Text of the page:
Saudi Aramco, the world's largest oil company, took another step along its path to a stock market listing on Saturday, saying it would announce a final price for its shares when December 5, whose trade is expected to begin in mid-December.
The 658-page prospectus of the company was released a week after Aramco formally announced plans to sell the shares in the local Saudi stock exchange known as Tadawul.
Aramco's initial public offering, perhaps the world's most profitable company, could boost its biggest, surpassing the nearly $ 22 billion raised by Alibaba, China's e-commerce giant, in 2014 But it could still fall short of expectations raised by Crown Prince Mohammed bin Salman when he first announced his plans for the offering more than three years ago.
The document does not specify the total percentage of the company for sale. While it said that up to 0.5 per cent of the company's shares will be set for individual investors, the percentage for institutional investors, which may include oil companies from China and other countries, will be determined by whether the prince and his counselors could strike a deal with them.
Prince has previously said the company is valued at about $ 2 trillion. Some analysts are now skeptical of that estimate. Bernstein, a Wall Street research firm, on Monday closed the company's value at $ 1.2 trillion to $ 1.5 trillion. The prince also said the stock would trade in a prestigious international exchange such as New York or London, but that list was postponed, with some analysts asking if it would happen.
There are also deeper concerns about the extent to which new investors' interests in the company can be protected. With only a small percentage of the company's shares likely to be publicly traded, the Saudi government remains far from the most shareholder and, analysts said, could do so because it wants an organization that generates almost all government revenue.
Geoffrey Heal, a professor of energy economics at Columbia Business School, said potential investors should weigh the trade-offs between Aramco's massive, oil resources and questions about whether how can the company be managed in the future. 19659002] "There is a lot of oil there, and the quality of the oil is high," he said, "but everything else is pretty negative about it."
Mr. Heal said Aramco faced a number of risks, including geopolitical risks in the Middle East, highlighted by aerial attacks in September at two major Aramco manufacturing facilities, and the potential decline in demand of oil due to concerns about climate change.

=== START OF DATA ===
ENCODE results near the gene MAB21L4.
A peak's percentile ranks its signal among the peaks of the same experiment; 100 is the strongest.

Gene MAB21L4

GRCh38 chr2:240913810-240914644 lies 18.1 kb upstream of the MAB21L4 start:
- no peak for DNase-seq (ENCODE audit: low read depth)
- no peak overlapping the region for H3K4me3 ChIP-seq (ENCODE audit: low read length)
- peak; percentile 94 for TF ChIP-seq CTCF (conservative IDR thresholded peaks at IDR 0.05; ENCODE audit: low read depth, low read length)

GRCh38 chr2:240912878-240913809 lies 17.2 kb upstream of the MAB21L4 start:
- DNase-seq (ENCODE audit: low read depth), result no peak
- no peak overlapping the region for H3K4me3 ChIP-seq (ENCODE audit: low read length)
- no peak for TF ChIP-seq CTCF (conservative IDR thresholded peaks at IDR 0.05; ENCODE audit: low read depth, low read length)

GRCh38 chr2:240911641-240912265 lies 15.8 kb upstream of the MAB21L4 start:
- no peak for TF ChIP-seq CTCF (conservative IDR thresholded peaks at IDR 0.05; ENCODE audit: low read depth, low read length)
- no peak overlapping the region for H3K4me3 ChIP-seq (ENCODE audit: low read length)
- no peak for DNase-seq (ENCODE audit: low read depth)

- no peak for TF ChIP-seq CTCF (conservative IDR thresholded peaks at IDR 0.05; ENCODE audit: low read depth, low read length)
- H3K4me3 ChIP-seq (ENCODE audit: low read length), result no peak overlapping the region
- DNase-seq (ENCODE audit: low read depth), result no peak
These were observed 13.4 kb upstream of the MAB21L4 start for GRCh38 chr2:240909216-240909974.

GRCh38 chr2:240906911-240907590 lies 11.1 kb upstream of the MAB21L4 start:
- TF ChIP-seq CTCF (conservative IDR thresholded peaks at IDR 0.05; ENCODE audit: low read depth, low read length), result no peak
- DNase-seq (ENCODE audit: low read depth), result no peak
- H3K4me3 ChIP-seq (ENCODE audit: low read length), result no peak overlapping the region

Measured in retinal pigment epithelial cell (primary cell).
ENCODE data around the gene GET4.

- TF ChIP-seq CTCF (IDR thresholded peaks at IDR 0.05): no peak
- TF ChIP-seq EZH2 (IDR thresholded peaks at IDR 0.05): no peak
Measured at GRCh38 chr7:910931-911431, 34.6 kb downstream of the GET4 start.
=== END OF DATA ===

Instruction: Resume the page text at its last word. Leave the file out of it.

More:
In fact, the prospectus acknowledged that "terrorism and armed conflict can be materially and adversely affected" Aramco and its share price in the future.
The prospectus detailed a series of recent attacks, including those in September, and concluded that others could have a serious impact on "business, financial position and results of operations" as well as well as the discouragement of investors in buying shares.
The company also recognized that oil demand growth has been slower than global economic growth in recent years due to factors such as fuel efficiency gains and the emergence of alternative energy sources such as wind and solar and electric vehicles.
Growth demand for oil is likely to level by 2035, according to the document, but it added that the market share of cheap manufacturers such as Saudi Arabia is likely to rise. The kingdom, the document estimates, could produce an increase in oil prices by 2050.
For investors, Mr. Heal said, the most immediate threat could be rising oil supplies. A advance in oil supplies from the United States as well as other producers such as Brazil, Canada, Norway and Guyana could drive prices down. In that case, the company may struggle to earn enough to pay off the huge dividends of $ 75 billion a year it promises to investors.
"Earnings may be lower than we think," Mr. Heal said.
Aramco stated in the prospectus that the company was "committed to delivering sustainable and growing dividends to shareholders" by raising oil prices. The company further stated that the government was prepared to withdraw a portion of its dividends so that nongovernment shareholders receive a payout based on $ 75 billion in total.
However, Aramco felt the effects of lower oil prices this year. Already, revenues for the first nine months of 2019 are running 18 per cent lower than the same period a year ago. Lower output and the disruption caused by the September attacks may also play a role.
Stuart Joyner, an analyst at Redburn, a market research firm, said that in some respects Aramco was not operated like BP or Royal Dutch Shell, which, he said, produced any oil they could earn as much money as possible for shareholders.
Instead, in recent years, the Saudi government has returned the production of Aramco as part of a joint effort with OPEC and other producers, including Russia, to curb prices.
But now that there will be outside investors, "that creates a conflict of interest and a management uncertainty in the middle of this company," Mr. Joyner said.